ADB calls for more sports, retirement and medical tourism in Fiji

Photo: Tourism Fiji

Continued recovery in Fiji’s tourism sector boosted the country’s overall economic growth last year, according to the Asian Development Bank. 

In its annual Asian Development Outlook report released this month, the Bank said Fiji’s gross Domestic Product (GDP) grew by 7.8 percent on the back of the strong growth in tourism. 

“Services, buoyed by a boost in tourist arrivals, continued as the main driver of economic activity, adding 6.9 percentage points. This had positive spill-over effects on wholesale and retail trade, said the report. 

Visitor arrivals in 2023 exceeded pre-pandemic levels. Total arrivals were four percent higher than in 2019. 

In 2023, Fiji recorded close to a million visitors (929,740) with the majority of the travellers arriving from Australia, New Zealand and North America.  

Tourism Fiji said most visitors – almost 80 percent were holiday-goers, with eight percent visiting friends or relatives, and four percent travelling for business and conferences. 

During the peak tourism season from June to September, major hotel occupancy rates were between 84 and 87 percent. 

A policy challenge however for the government is the limited tourist accommodation that might slow sustainable economic growth, cautioned the multilateral development bank. 

Currently, there are 13,000 hotel rooms available from 421 licensed accommodation providers. 

“There is also a growing number of unlicensed short-term accommodation providers on platforms such as Airbnb. The government should act to sustain tourism growth and keep hotel pricing competitive, said the ADB Outlook report. 

It suggested three ways the government can help the tourism sector maintain sustainable growth.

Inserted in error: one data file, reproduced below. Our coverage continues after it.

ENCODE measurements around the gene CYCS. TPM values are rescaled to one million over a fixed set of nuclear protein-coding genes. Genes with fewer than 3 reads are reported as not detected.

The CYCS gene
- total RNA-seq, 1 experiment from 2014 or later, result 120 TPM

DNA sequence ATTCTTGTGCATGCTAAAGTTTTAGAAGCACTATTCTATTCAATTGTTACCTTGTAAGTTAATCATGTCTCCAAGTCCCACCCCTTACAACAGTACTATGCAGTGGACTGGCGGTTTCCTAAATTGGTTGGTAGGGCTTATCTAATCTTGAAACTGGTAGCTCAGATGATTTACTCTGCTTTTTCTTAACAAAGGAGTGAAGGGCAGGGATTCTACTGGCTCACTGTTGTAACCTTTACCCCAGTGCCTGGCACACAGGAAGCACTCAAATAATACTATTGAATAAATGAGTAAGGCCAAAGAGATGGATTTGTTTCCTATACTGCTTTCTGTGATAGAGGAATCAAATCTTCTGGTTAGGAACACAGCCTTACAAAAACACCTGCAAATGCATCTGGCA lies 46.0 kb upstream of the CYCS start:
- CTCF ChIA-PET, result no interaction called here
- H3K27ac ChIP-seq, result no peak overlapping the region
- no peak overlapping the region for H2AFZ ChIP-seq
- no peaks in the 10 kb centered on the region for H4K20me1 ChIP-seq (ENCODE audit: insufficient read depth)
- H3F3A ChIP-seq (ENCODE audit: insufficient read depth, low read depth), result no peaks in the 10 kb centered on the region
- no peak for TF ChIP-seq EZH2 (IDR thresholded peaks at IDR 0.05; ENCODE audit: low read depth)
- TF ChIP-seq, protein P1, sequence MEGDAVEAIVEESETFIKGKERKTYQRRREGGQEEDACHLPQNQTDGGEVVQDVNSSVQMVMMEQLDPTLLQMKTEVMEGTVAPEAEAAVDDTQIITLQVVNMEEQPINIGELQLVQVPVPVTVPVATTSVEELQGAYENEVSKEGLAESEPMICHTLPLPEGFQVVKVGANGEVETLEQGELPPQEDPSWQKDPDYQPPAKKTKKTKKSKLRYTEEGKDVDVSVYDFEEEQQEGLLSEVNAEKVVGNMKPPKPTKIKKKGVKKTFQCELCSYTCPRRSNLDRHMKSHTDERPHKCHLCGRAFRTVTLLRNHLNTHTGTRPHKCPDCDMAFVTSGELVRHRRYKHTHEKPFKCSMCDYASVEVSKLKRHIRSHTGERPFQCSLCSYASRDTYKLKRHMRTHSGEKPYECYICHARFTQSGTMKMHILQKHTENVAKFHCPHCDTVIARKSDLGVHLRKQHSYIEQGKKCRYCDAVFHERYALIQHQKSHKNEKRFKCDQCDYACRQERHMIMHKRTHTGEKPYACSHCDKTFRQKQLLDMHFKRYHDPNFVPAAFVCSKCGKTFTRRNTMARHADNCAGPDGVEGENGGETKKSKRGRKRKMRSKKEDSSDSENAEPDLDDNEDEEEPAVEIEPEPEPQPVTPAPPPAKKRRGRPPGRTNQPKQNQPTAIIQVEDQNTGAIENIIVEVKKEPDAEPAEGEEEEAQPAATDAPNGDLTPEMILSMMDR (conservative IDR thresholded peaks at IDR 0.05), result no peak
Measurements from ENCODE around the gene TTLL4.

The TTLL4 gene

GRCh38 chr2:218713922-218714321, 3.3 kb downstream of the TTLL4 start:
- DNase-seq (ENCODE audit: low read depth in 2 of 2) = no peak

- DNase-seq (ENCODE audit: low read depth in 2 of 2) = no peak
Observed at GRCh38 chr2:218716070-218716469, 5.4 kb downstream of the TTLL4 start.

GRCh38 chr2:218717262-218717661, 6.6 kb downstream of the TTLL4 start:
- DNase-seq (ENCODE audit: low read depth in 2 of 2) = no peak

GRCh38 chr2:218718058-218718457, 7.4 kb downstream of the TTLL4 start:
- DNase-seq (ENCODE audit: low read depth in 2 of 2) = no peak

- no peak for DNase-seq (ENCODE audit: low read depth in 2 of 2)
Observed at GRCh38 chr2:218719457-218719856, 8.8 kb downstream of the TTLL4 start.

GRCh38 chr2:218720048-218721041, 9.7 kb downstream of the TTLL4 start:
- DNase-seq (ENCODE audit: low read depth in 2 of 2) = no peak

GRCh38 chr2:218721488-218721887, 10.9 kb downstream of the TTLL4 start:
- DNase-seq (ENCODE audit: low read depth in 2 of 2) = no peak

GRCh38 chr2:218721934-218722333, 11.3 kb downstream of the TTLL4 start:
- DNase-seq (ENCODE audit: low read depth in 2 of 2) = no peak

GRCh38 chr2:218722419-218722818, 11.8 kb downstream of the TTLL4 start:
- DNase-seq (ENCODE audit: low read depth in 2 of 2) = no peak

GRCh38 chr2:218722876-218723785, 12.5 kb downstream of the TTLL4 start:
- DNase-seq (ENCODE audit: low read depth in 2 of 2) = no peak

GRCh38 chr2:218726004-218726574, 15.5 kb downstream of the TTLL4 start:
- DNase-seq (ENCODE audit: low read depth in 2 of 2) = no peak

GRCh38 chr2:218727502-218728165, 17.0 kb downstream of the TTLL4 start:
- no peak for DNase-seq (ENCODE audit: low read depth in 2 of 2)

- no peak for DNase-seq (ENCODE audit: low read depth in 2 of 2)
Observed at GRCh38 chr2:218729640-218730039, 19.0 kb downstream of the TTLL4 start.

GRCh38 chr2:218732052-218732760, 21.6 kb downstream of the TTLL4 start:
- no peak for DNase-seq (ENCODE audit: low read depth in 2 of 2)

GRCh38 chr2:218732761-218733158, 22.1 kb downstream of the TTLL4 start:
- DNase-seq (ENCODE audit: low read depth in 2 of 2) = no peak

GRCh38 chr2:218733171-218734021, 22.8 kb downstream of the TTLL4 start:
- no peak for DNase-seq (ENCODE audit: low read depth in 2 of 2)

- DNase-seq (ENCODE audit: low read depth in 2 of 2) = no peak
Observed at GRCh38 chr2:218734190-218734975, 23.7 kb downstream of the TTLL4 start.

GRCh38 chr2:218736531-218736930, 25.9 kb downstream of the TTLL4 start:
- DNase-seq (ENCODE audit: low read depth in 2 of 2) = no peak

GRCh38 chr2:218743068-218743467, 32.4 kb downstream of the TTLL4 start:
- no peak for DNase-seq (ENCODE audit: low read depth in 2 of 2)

“It needs to ease impediments to domestic and foreign tourism investment, improve tourist infrastructure, particularly in outer islands and consider alternative forms of tourism. 

The Fijian Government also needs to act quickly to attract more investment in tourism. 

“Potential investors, particularly foreign investors, likely see the government’s complex foreign investment procedures as a barrier to investment in tourism. The government should accelerate efforts to streamline and expedite investment processes while simultaneously prioritising environmental protection and promoting sustainable tourism.” 

Stakeholders see delays in finalising and obtaining approval for an Environmental Impact Assessment as a critical obstacle to realising investments. 

To address this, the government has established an inter-ministerial body to help streamline investment-related processes. 

Fiji can also work on spreading tourism activity and benefits to more areas. 

“Currently, 75 percent of hotel rooms are concentrated in the Coral Coast and Nadi corridor on the country’s largest island, Viti Levu. Fiji could spread tourism benefits by improving transportation connections to outer islands like Vanua Levu, Fiji’s second-largest island, said the report. 

The government, with support from development partners, is upgrading airports in Savusavu and Labasa, the two primary tourism hubs on Vanua Levu. In addition, there is an ongoing feasibility study for constructing a new airport capable of accommodating larger aircraft. 

While sea transportation remains viable, the initial focus should be on enhancing key connecting jetties to Vanua Levu. Other potential areas such as Taveuni and Sun Coast could also benefit from increased marketing, contributing to a more widespread distribution of tourism benefits. 

Spreading tourists out to more areas may help relieve the strain on hotel room availability and hotel prices around Viti Levu, the report suggested. 

The government can further explore alternative forms of tourism such as sports, retirement and medical tourism. 

In 2022, a Fiji rugby team joined the Super Rugby Pacific competition, which includes teams from Australia and New Zealand. It is estimated that the six games Fiji hosted during the following season resulted in 40,328 nights of overseas visitor stays that would not have happened otherwise. 

“The positive effects of these events can be effectively utilised during Fiji’s tourism offseason.” 

Fiji also has the potential to attract medical tourists from neighbouring Pacific countries who travel as far as Asia for medical treatment. 

“For this to happen, Fiji requires additional privately operated hospitals to enhance its healthcare infrastructure.” 

A study by the International Finance Corporation indicates opportunities for private sector investment in advanced diagnostic facilities and specialist care hospitals. Fiji can build on its two recent public-private partnerships for its Lautoka and Ba hospitals.